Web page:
A Problem Everybody Faces

So you’re trying to tell me that I need experience, before getting experience??? The job search with little to no experience can be a frustrating time for everyone. Every employer will say that you need more experience, but how are you supposed to get that experience if nobody will hire you? Whether you are in high school, a recent grad, or even a stay-at-home parent about to re-enter the workforce, here are 8 tips that will help combat your lack of experience, and attack the job search head on so you can ace your interview!

1) Figure out why you’d be good at the job

When you decided to apply, there must have been at least some inkling of sense as to why you applied in the first place. Spend some time thinking about why you would be a good fit for this position, and how your skill list could translate. It doesn’t necessarily have to be formal experience, rather, it could be personality traits that you possess that could prove useful. For example, if you have a knack for organizing chaos and are adept at keeping things on schedule, it would be more than appropriate to mention these traits when applying for an admin or secretary type job.

2) Don’t worry about being a perfect match

If you do not match the qualifications for the job posting line for line, DO NOT PANIC. People get hired all the time and they don’t match every qualifications perfectly. Now obviously, you should still have most of them. I wouldn’t go applying for a job that requires 10 years of experience when you only have 2. However, if the job posting requires 3-5 years, and you have a solid 2 that you can write a really well thought out cover letter to, by all means, go ahead and apply… Speaking of cover letters.

3) Writing the Perfect Cover Letter

This is your holy grail of interview prep. If you don’t have much experience in a field, a well written cover letter is the biggest key to landing an interview. It needs to be a truly excellent letter though; not just a rehashing of what is stated on your resume and application in paragraph form with generic filler. It needs to specifically explain why you would be a great fit for the company and how you would excel beyond the competition. For instance, let’s say you are applying for a job in the merchandise sector. Let’s also say that you are very particular with your closet at home, and everything is organized by size, season, color, etc. Many hiring managers would love to hear this about you. (Yes, this means that one cover letter is not appropriate for multiple different job applications. You need to tailor it for your audience.)

4) Soft Skills Soft Skills Soft Skills

If you don’t have the proper experience required for a position, that will not change overnight. However, your soft skills and the way you present yourself are completely in your own control. Friendliness, Professionalism, and Responsiveness are all character traits that if presented in the right manner, can go a long way in the eyes of the hiring manager. Managing your soft skills correctly can compensate for lack of experience any day. Check out all about the nonverbal follies that people make during an interview here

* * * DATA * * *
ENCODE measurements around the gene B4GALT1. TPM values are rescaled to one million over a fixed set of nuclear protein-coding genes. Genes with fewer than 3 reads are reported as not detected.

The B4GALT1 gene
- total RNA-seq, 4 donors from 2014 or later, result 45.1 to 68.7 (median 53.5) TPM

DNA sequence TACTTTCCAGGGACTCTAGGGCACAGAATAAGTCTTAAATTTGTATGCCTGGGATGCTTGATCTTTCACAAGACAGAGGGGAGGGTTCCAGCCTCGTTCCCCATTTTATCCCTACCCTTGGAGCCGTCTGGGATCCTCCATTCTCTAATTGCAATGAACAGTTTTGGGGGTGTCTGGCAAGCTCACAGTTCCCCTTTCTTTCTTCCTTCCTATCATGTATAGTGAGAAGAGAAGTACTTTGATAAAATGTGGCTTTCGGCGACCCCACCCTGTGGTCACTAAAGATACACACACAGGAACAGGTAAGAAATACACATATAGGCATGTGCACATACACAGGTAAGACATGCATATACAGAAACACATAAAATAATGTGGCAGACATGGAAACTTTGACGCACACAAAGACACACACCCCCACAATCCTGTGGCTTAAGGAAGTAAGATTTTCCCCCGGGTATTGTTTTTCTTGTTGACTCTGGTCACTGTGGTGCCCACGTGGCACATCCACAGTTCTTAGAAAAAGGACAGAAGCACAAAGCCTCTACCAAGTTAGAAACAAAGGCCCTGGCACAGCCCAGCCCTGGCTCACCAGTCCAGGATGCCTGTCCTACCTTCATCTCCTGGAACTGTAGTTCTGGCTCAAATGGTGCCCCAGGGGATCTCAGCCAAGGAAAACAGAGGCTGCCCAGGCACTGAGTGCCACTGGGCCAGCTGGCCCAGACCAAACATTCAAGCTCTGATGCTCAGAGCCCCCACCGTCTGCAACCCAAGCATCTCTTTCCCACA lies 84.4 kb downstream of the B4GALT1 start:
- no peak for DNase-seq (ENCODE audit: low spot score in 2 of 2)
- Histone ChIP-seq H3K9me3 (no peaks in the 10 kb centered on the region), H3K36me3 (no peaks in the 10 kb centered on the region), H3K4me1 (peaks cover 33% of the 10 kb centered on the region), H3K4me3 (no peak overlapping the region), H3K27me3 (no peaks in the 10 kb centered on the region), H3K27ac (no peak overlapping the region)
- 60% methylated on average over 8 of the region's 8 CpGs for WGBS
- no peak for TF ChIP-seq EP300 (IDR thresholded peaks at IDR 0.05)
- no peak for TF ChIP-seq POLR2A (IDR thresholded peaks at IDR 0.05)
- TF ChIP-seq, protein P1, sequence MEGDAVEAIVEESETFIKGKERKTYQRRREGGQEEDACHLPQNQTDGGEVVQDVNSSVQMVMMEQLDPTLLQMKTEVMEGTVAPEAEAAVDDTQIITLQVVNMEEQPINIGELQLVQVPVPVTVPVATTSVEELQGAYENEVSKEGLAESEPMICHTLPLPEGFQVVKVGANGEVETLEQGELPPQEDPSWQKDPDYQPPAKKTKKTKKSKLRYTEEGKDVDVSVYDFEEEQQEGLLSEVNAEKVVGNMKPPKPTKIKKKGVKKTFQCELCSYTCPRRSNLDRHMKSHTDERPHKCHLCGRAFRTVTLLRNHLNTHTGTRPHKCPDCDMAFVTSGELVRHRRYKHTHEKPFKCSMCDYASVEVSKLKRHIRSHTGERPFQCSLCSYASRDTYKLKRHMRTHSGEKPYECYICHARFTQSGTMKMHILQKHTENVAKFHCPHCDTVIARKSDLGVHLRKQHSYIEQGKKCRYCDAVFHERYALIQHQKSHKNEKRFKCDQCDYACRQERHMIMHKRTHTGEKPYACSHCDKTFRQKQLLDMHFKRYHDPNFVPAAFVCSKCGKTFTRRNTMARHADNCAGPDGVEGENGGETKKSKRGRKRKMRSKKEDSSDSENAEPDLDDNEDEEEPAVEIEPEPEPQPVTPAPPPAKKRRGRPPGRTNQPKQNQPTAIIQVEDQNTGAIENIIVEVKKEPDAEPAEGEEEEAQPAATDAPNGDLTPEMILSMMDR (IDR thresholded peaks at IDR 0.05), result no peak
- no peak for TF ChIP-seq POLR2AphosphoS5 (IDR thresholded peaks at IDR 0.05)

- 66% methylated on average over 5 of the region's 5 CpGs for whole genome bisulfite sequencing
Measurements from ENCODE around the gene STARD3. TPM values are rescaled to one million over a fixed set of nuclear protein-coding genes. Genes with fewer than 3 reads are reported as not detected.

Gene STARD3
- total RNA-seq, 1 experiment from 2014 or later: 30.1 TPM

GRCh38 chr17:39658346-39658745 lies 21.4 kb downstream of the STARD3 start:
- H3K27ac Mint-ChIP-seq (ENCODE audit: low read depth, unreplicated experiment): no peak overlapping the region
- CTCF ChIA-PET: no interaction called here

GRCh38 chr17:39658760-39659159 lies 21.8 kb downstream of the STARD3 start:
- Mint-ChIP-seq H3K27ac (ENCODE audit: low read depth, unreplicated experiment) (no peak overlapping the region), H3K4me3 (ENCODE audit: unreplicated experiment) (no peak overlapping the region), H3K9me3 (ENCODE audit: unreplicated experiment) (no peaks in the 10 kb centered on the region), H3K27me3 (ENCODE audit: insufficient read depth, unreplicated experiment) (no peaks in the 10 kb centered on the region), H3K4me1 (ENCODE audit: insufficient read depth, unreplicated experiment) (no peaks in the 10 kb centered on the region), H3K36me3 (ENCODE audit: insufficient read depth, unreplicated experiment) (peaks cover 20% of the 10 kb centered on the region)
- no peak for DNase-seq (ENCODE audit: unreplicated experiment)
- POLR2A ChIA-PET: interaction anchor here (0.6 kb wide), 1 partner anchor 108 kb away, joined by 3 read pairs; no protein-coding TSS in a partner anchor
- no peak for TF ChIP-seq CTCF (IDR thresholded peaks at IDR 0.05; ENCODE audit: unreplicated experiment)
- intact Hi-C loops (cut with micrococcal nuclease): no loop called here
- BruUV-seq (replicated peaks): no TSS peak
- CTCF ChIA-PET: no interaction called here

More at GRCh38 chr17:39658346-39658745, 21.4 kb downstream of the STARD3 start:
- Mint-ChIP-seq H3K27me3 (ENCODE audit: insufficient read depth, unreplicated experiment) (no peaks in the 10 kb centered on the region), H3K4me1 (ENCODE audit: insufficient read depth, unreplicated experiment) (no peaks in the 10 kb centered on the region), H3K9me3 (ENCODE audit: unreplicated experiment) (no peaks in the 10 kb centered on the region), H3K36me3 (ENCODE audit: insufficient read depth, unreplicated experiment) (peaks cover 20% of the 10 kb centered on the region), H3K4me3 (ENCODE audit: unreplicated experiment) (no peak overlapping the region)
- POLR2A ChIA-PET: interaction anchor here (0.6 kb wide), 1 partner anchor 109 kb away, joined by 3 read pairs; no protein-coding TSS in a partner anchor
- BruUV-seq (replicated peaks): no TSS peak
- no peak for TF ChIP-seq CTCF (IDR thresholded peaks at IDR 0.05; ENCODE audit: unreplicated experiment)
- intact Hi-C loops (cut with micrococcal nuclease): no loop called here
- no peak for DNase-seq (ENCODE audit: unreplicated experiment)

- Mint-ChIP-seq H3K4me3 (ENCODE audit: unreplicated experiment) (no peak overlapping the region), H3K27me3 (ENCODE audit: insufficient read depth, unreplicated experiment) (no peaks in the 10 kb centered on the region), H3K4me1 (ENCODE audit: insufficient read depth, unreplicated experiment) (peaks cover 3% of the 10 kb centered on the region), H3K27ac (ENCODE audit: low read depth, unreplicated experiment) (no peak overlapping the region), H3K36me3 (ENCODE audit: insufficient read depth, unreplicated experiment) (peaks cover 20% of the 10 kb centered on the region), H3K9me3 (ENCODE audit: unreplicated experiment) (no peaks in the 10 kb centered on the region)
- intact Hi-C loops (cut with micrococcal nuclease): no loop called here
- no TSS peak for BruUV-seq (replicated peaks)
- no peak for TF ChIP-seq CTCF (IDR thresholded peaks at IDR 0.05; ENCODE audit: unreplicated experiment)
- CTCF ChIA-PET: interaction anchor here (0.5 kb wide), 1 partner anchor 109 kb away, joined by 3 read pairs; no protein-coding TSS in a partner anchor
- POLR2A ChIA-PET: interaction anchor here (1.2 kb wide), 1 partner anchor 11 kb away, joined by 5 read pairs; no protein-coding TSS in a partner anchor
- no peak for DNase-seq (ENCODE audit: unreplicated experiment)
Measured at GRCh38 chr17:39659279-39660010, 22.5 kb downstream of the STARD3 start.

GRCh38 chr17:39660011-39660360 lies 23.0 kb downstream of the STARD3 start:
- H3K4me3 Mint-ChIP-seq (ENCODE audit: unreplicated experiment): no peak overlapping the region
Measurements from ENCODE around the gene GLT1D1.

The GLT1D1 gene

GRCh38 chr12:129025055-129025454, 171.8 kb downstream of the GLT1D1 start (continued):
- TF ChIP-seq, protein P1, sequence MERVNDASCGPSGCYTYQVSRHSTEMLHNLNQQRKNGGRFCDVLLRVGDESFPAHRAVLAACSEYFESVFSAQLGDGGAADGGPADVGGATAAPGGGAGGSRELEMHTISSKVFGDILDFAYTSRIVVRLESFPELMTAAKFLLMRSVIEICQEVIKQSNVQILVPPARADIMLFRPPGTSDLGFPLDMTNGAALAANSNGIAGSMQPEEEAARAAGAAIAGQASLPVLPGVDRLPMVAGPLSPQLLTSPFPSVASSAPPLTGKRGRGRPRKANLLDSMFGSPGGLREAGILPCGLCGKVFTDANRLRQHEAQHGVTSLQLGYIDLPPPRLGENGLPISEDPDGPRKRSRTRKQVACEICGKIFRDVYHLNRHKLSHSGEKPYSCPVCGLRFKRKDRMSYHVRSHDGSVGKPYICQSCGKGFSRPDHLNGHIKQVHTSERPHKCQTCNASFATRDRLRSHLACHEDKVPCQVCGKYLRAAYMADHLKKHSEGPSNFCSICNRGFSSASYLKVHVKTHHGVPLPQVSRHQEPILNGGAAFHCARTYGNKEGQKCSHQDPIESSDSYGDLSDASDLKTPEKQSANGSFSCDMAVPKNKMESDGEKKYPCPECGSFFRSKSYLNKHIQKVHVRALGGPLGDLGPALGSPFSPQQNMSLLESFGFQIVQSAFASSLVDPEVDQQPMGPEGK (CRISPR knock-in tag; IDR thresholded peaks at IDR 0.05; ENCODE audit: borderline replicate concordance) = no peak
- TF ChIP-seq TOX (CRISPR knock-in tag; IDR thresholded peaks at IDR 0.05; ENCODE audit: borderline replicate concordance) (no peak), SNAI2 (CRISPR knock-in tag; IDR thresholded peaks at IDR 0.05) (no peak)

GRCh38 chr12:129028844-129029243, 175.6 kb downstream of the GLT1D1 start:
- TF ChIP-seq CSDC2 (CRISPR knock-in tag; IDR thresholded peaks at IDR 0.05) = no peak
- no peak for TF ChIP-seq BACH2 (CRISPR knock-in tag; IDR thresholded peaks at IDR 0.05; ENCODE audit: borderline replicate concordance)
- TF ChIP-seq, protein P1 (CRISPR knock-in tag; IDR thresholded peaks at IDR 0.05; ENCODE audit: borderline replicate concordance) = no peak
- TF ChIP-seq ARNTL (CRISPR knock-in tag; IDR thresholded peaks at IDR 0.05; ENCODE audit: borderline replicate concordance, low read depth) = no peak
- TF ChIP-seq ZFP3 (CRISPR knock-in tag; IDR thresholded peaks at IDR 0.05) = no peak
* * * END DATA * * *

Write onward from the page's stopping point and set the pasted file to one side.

5) Brainstorm non-obvious prior experience

Although you might not have the exact field experience someone might be looking for, that does not diminish away for the experience you have gained throughout your life in the non-traditional sense. For instance, maybe you helped raise money for charity through a fundraiser. This could prove beneficial as it shows you are adept at organizing, money handling, and time commitment. Or maybe that fashion blog you have been working for years as a hobby could prove useful in demonstrating your strengths in writing and the fashion industry. Experience does not always need to be derived from a professional background. You probably have many other things in your life that could demonstrate useful skills.

6) Learn to balance confidence and humility

We got a tricky one here. On one hand, if you don’t show that you are confident in your abilities to perform the job, neither will the interviewer. On the other hand, however, you also don’t want to come off as being too cocky or naive about your own experiences. Finding a good happy medium is crucial in acing an interview. You want to fall somewhere in the middle; confident but with a realistic understanding of your own strengths and weaknesses.

7) Look for any way to bridge the gap in experience levels

Obviously it would be clutch to just step into a job, but if nobody is offering, find other ways to boost your resume. Internships, part time jobs, volunteering, or even working on your own projects could help to mitigate the experience deficit you might show, ad ultimately make you a better candidate.

8) Be realistic

Sure, all the above tips are good and all, but in the end, being realistic about the type of jobs you are applying to is one of the most important aspects of the job search process. Some fields have such tight competition, hiring managers are less likely to hire someone with less experience than another. When applying, you’ll have the most success if you carefully target jobs you truly can prove you can succeed at; not just jobs where you think “I could do that,” but jobs where you can point to specific evidence that you’d excel.

Why YOU?

Ultimately, the idea here is to put yourself in the hiring manager’s shoes. What should make them excited about hiring you? That’s what needs to be reflected in your cover letter, your resume and your interview. And if you can’t figure out why they should be excited about hiring you, you can’t expect them to figure it out – which should be a flag that you need to move on to a different opening, one where you can make a compelling case for yourself.